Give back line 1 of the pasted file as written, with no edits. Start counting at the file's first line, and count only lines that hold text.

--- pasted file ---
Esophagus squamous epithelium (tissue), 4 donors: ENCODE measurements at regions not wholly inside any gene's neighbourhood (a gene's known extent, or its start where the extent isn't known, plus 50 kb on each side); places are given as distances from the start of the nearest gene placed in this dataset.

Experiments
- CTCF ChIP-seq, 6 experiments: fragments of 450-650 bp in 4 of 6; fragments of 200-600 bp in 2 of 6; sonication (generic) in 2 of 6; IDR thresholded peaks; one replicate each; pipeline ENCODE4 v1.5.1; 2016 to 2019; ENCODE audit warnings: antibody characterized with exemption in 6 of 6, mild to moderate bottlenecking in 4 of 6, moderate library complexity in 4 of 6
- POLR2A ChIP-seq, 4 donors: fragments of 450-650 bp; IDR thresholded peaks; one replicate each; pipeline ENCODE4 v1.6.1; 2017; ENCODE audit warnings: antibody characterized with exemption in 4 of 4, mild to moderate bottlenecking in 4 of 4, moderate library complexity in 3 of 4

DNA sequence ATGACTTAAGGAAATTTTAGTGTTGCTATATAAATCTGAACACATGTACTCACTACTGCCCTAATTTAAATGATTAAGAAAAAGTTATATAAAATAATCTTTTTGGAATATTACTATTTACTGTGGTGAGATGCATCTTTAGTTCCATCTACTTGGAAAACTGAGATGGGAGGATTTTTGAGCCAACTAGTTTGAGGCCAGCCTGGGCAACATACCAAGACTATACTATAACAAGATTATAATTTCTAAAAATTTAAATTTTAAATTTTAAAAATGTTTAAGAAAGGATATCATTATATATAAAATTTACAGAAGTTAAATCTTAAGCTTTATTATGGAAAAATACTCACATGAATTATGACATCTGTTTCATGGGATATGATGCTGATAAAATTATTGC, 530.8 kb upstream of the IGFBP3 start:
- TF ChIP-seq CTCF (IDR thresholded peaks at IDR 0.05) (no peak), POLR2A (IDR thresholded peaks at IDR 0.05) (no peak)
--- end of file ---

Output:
Esophagus squamous epithelium (tissue), 4 donors: ENCODE measurements at regions not wholly inside any gene's neighbourhood (a gene's known extent, or its start where the extent isn't known, plus 50 kb on each side); places are given as distances from the start of the nearest gene placed in this dataset.